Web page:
In support of ongoing efforts to provide efficient, cloud ready, open data formats, the U.S. Geological Survey National Geospatial Program is announcing plans to migrate its 3D Elevation Program (3DEP) Digital Elevation Models (DEM) to a new data delivery format called Cloud Optimized Geotiff (COG) during the first half of fiscal year 2020.
Digital Elevation Model Changes
The USGS is making this change to improve product processing time, storage, and to support new and evolving cloud processing capabilities for users. COG is an open standard, directly accessible and cloud ready-to-use format. Legacy software can read the file with no additional modifications because the underlying file format of a COG is a geotiff.
Online software systems can stream any portion of the data needed, improving processing times and allowing workflow flexibility that was not possible when DEMs were stored inside ZIP files. Since users can stream the data, they do not need to keep their own local copy, therefore reducing data redundancy and overall storage requirements. COG formats can also be translated into other raster formats if needed through open source GDAL tools.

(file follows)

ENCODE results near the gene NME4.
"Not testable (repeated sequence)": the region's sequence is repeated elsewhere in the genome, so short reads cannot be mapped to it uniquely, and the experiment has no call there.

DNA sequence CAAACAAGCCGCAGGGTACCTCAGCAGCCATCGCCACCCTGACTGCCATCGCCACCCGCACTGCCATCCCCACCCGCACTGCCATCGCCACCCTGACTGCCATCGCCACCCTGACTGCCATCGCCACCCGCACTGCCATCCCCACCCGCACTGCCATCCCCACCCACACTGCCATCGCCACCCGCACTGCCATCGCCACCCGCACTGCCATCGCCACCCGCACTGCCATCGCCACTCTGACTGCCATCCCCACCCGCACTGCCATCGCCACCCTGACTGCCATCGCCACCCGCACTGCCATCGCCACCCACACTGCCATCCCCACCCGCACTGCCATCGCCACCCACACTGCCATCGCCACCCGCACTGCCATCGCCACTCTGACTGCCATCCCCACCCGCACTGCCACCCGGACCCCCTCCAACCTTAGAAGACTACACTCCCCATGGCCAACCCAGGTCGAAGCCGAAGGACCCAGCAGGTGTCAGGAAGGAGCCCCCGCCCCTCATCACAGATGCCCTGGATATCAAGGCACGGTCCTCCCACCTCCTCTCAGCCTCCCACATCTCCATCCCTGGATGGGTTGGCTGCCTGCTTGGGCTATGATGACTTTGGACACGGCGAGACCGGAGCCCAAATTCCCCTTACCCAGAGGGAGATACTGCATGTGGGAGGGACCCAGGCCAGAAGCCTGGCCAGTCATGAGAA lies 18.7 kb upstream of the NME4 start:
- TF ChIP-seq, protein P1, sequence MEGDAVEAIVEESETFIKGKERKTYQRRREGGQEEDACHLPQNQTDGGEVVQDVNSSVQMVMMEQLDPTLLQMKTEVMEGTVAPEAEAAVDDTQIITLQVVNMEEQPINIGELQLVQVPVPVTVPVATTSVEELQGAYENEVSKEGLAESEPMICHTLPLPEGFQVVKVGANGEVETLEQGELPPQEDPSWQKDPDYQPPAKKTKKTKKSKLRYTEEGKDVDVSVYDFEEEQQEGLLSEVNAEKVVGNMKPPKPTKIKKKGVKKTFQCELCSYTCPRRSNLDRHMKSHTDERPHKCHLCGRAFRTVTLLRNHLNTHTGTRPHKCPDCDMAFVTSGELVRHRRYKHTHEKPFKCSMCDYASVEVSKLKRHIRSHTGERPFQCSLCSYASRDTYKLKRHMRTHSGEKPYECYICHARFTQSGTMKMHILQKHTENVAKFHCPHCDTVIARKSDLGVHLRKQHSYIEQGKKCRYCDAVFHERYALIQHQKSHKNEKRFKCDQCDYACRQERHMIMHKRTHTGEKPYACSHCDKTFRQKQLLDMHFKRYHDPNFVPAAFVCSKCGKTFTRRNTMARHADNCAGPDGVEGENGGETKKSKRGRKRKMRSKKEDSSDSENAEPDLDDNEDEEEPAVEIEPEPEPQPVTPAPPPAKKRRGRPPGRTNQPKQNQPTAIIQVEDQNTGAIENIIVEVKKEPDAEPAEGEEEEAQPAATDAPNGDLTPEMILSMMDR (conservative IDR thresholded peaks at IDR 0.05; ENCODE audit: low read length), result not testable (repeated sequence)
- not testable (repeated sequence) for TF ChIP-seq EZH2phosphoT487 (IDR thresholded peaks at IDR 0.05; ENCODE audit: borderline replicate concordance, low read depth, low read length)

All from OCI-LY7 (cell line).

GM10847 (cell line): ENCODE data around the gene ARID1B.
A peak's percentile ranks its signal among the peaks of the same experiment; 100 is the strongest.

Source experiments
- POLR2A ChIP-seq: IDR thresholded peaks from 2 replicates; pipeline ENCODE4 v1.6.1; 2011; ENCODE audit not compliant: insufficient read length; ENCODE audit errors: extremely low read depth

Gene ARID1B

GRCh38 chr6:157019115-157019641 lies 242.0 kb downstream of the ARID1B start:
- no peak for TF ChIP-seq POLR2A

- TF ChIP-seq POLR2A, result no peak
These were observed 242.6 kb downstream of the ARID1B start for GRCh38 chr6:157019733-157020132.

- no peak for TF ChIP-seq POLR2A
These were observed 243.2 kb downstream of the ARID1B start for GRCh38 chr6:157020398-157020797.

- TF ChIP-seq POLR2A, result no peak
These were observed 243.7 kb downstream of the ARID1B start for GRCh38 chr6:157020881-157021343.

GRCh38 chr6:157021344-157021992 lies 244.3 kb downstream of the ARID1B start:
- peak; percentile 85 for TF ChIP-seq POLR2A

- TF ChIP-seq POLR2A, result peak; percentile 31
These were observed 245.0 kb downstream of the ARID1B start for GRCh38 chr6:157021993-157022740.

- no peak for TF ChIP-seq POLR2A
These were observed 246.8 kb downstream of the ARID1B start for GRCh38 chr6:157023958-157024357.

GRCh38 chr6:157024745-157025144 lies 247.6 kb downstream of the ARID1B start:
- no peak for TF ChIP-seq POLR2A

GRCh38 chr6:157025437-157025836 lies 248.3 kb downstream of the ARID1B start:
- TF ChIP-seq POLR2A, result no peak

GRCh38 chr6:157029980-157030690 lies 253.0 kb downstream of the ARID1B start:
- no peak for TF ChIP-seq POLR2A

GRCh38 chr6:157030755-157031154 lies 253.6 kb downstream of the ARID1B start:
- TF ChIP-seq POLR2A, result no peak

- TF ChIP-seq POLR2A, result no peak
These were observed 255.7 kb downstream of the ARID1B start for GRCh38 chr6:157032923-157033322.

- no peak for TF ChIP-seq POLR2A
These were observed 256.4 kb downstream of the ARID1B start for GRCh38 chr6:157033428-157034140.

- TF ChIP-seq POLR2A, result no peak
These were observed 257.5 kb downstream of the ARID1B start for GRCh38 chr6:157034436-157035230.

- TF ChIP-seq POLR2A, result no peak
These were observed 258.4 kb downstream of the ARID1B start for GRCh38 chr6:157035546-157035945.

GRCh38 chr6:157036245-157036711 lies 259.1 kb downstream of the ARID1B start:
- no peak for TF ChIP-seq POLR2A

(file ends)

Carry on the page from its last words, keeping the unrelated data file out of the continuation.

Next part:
Currently, the USGS serves standard DEMs in a variety of formats (ArcGrid, IMG, Grid float). After the transition to COG format for each product is complete, all other existing legacy formats will be removed from distribution.
The goal of 3DEP is to complete acquisition of nationwide lidar (IfSAR in AK) by 2023 to provide the first-ever national baseline of consistent high-resolution elevation data – both bare earth and 3D point clouds – collected in a timeframe of less than a decade.
For any questions, comments, or concerns regarding this update, contact email@example.com.
Get Our News
These items are in the RSS feed format (Really Simple Syndication) based on categories such as topics, locations, and more. You can install and RSS reader browser extension, software, or use a third-party service to receive immediate news updates depending on the feed that you have added. If you click the feed links below, they may look strange because they are simply XML code. An RSS reader can easily read this code and push out a notification to you when something new is posted to our site.